Coe receives Venture Crew's highest award

Sara Clifton
The Silver Award, equivalent to Eagle Scout rank in Boy Scouts, was presented to Jennifer Coe, left, of Orion and her best friend, Catie Pearsall, during a ceremony last week at Loud Thunder Boy Scout Reservation.

Jennifer Coe, 20, has been involved in Venture Crew for around 10 years now. She’s always loved the outdoors and has a passion for camping and exploring.

Recently the Orion High School graduate received the Silver Award, the equivalent of the Eagle Scout Award in Boy Scouts.

She is the first in the area to receive Venture Crew’s most prestigious award. Coe belongs to Crew 123.  

Venture Crew is a youth development program offered by the Boy Scouts of America for young men and women who are 14 years of age, or 13  and have completed the eighth grade, and who are under 21 years of age.

In Venture Crew there are ample opportunities for members to participate.

Coe became interested in the Venture Crew program after seeing what her brother did in Boy Scouts.

“I have always been interested in scouting,” Coe said. “I was in Girl Scouts for a long time but I was more interested in doing stuff my brother was doing in Boy Scouts. I loved doing stuff outdoors but I really had no way to do activities like that until I joined venturing.

“When there was finally a Venture Crew started in Orion I was super excited because I got to do so much,” she said.

Illowa Council oversees Venturing in Iowa and part of Illinois.  

“In the Illowa Council there have only been two Silver Awards,” Coe said. “I was the first person to earn it in this council on April 26, 2010. The second was earned by my best friend Catie Pearsall on May 12, 2010.”

Fellow Venture Crew member Laura DeBaillie said, “Jennifer has set the bar for the rest of the crew to follow.”  

It is hard for Coe to name one of her favorite parts of Venturing. There are too many to choose from.  

“You can take training to become a better leader, you can work towards awards, or you can just have fun,” Coe said. “This group has opened up so many opportunities for me. If I wasn't in Venture Crew, I wouldn't be doing a lot of things that I do today, like working at Loud Thunder Scout Camp as a staff member for the last couple of years.

“Another thing is that the friendships you gain from Venturing will last you a lifetime,” she said. “The members that I became friends with through Venturing are always there for me and I can talk to them about anything. Another reason I love Venturing is all the amazing activities and trips I’ve been on.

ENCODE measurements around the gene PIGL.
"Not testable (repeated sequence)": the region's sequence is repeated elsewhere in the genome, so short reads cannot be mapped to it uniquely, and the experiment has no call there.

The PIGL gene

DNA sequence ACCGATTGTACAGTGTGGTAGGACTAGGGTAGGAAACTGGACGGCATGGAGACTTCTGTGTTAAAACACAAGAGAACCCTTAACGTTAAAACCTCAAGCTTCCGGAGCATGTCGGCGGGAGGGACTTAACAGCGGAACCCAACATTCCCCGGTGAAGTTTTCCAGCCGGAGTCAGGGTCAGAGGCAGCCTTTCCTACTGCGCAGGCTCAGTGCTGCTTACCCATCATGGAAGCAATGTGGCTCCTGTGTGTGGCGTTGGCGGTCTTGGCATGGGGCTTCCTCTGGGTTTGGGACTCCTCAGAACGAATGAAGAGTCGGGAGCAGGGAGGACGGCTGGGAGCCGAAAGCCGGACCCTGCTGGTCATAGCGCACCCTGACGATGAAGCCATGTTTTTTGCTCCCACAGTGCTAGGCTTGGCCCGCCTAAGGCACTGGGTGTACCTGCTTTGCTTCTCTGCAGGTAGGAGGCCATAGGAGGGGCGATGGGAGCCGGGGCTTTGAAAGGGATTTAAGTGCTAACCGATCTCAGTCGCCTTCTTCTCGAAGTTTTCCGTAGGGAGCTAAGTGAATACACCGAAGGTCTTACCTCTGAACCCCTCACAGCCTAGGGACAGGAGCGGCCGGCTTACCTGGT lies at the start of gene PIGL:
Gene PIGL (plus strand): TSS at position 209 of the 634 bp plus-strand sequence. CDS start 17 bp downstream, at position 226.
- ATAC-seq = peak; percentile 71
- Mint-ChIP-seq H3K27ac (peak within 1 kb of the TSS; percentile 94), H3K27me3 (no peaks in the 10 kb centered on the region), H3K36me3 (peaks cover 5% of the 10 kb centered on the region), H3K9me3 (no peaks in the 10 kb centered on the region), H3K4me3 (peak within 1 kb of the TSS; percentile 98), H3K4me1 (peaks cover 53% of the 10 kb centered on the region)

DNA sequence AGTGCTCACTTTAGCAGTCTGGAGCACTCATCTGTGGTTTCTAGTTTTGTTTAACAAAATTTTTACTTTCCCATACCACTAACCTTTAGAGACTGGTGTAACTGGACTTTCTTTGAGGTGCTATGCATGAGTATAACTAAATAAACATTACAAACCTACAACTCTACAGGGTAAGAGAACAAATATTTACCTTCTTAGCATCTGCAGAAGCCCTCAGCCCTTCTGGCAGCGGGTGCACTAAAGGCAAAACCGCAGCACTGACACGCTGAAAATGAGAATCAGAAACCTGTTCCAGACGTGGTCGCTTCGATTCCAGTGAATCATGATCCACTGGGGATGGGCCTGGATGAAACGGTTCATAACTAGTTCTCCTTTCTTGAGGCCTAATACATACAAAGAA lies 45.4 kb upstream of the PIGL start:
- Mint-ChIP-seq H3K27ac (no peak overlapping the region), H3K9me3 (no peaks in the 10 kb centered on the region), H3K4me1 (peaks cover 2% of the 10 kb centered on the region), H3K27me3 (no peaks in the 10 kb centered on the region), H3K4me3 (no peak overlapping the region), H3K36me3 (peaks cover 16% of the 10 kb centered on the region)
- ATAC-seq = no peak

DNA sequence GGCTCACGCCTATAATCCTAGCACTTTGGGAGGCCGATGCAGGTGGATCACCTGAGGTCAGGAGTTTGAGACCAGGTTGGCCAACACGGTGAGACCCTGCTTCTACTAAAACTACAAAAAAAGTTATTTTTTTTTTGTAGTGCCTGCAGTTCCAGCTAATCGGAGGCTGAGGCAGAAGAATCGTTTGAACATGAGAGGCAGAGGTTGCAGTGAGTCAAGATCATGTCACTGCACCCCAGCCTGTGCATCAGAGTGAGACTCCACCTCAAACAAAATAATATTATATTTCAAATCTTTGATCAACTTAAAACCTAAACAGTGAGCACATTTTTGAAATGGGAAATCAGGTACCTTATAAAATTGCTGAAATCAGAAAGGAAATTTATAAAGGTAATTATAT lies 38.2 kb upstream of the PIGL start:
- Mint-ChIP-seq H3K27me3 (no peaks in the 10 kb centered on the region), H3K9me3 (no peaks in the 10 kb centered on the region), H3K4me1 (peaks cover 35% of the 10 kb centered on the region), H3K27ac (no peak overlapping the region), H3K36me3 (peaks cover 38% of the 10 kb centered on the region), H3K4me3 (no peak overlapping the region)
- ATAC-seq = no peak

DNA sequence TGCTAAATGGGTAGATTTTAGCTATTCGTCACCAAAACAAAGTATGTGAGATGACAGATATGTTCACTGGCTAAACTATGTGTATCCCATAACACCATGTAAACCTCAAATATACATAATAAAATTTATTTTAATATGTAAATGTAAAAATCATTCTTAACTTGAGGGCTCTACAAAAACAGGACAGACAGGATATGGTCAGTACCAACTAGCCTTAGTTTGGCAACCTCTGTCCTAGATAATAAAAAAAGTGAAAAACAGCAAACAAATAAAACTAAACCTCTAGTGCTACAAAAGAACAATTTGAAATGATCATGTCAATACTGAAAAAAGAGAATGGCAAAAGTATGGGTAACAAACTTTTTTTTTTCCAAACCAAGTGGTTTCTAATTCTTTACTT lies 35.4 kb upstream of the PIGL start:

“I have been backpacking through the mountains at Philmont Scout Ranch, whitewater rafting, caving and mountain biking in Pennsylvania, and I’ve done other activities like fishing, hiking, camping, geocaching, Leave No Trace, and much more,” she said.

“Before I could earn my silver award I had to earn at least one bronze award and my gold award,” Coe noted.

There are five different bronze awards, soon to be six. The bronze awards are specific to what people are interested in.

“Instead of earning just one, I earned two different bronze awards, the religious and outdoor bronze awards. Then I had to earn my gold award,” Coe explained.

“The Gold Award was mainly about leadership skills and setting goals that I needed to work towards. After I earned my Gold Award, I worked for my Silver Award. The Silver Award consisted of training courses in standard first aid, CPR, and BSA Safe Swim Defense,” Coe added.

There are also other special skill courses that a crew member must take to be eligible for the awards.

“Also, I took Venturing Leadership Skills Course, a major leadership training in the Venturing program,” Coe said.

“Along with that I also had to serve at least six months in a Venturing leadership role,” she said.

“The final thing I had to do was something called Ethics in Action,” she said. “We had to defend a controversy from both points of view, and in the end we would come to an agreement.

“In the ethics forum, we had to come up with an ethical controversy that we felt strongly about,” she continued.

“Then we had to bring an expert to a crew meeting, and the expert and I taught my crew about our ethical controversy,” Coe explained.

“Then we had them defend the controversy from both points of views and come up with an agreement,” Coe concluded.

For both the Gold and the Silver awards, Coe had to submit to a board of review.

“A board of review is a view of your progress toward the award you are about to earn, and your peers and adult leaders are the ones on this board,” Coe said. “They make sure you did everything correctly and that you deserve this award.”

Although she earned the award back in April, she and her friend Catie Pearsall were presented with the official certificates just last week at the Closing Campfire at Scout Camp, held at Loud Thunder Boy Scout Reservation near Illinois City in western Rock Island County.

After the Silver Award ceremony, Jennifer Coe of Orion celebrates with cake for family and friends.